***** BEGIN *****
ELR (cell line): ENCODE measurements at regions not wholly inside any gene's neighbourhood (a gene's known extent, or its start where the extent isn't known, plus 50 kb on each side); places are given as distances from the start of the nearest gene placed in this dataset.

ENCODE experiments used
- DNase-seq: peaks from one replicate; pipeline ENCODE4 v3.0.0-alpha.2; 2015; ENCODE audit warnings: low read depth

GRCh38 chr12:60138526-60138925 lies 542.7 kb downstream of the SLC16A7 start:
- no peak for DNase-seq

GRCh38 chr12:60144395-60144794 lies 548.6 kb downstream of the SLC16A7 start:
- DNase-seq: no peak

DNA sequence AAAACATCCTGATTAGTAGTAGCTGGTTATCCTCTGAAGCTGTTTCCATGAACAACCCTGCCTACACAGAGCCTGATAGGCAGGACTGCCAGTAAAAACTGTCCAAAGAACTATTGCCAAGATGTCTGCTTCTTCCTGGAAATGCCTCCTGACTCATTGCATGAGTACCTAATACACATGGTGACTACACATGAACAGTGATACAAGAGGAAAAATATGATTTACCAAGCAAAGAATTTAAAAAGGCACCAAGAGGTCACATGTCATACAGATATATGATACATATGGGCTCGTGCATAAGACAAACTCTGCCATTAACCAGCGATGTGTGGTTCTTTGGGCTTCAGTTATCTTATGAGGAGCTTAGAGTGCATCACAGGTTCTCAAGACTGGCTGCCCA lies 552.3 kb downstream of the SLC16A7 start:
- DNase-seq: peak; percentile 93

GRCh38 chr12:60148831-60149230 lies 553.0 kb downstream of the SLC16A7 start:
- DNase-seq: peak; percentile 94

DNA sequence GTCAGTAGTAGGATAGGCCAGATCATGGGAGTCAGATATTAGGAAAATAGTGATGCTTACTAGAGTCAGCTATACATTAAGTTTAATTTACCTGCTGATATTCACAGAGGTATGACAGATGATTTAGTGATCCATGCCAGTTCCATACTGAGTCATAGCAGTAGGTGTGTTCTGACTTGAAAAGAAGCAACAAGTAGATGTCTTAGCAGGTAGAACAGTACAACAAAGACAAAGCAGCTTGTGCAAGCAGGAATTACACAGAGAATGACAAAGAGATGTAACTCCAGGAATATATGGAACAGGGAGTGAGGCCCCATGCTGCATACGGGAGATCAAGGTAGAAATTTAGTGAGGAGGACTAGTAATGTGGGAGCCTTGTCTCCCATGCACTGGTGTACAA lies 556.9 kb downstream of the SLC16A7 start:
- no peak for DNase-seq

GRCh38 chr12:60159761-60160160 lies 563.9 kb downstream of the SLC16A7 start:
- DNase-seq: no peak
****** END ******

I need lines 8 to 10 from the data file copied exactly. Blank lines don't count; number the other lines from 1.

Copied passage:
DNA sequence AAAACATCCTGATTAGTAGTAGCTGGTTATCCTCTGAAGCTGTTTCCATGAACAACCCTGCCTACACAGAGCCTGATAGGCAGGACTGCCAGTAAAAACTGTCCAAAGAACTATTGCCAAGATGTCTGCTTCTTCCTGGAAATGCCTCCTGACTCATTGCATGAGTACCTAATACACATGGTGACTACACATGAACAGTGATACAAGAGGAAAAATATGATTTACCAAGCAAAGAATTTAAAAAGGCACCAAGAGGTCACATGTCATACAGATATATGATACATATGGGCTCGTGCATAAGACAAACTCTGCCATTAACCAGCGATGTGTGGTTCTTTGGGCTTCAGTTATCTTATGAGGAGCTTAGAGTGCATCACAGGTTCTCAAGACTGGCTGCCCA lies 552.3 kb downstream of the SLC16A7 start:
- DNase-seq: peak; percentile 93

GRCh38 chr12:60148831-60149230 lies 553.0 kb downstream of the SLC16A7 start: